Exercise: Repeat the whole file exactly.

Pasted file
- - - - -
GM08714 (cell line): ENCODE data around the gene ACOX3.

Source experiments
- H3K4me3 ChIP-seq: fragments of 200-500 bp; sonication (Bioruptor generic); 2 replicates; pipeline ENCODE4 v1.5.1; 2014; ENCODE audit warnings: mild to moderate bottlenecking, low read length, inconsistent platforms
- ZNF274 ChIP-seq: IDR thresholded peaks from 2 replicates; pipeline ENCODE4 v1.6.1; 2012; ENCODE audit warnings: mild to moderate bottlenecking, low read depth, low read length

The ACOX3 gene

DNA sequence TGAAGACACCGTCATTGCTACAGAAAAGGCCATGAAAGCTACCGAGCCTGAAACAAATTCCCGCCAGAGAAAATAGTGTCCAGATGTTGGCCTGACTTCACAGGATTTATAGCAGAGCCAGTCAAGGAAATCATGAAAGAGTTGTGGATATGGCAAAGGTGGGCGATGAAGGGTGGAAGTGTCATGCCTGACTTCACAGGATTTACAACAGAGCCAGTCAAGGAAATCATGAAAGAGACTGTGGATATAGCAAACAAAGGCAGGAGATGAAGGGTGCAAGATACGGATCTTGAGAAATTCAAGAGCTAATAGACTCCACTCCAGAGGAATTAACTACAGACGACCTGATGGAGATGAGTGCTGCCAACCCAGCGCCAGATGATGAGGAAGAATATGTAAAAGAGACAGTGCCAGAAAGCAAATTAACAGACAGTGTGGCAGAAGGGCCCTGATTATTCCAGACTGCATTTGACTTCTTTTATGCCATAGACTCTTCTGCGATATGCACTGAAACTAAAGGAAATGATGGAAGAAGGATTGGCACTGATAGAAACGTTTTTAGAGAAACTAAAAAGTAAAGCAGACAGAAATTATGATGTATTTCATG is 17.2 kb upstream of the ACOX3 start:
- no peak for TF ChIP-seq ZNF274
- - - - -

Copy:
GM08714 (cell line): ENCODE data around the gene ACOX3.

Source experiments
- H3K4me3 ChIP-seq: fragments of 200-500 bp; sonication (Bioruptor generic); 2 replicates; pipeline ENCODE4 v1.5.1; 2014; ENCODE audit warnings: mild to moderate bottlenecking, low read length, inconsistent platforms
- ZNF274 ChIP-seq: IDR thresholded peaks from 2 replicates; pipeline ENCODE4 v1.6.1; 2012; ENCODE audit warnings: mild to moderate bottlenecking, low read depth, low read length

The ACOX3 gene

DNA sequence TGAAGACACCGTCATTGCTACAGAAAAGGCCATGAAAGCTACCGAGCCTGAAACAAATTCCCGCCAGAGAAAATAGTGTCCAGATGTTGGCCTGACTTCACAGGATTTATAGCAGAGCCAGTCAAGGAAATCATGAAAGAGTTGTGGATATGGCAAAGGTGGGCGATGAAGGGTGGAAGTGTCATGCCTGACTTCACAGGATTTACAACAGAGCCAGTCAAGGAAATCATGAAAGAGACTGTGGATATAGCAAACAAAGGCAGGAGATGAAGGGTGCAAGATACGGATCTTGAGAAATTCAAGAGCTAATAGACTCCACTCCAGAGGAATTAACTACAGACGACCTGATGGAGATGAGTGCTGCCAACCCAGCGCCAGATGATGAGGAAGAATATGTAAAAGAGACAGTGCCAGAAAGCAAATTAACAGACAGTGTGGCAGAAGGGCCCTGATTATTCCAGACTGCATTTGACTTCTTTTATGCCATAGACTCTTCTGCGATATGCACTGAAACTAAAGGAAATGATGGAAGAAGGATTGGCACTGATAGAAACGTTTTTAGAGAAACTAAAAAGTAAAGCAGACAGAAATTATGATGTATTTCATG is 17.2 kb upstream of the ACOX3 start:
- no peak for TF ChIP-seq ZNF274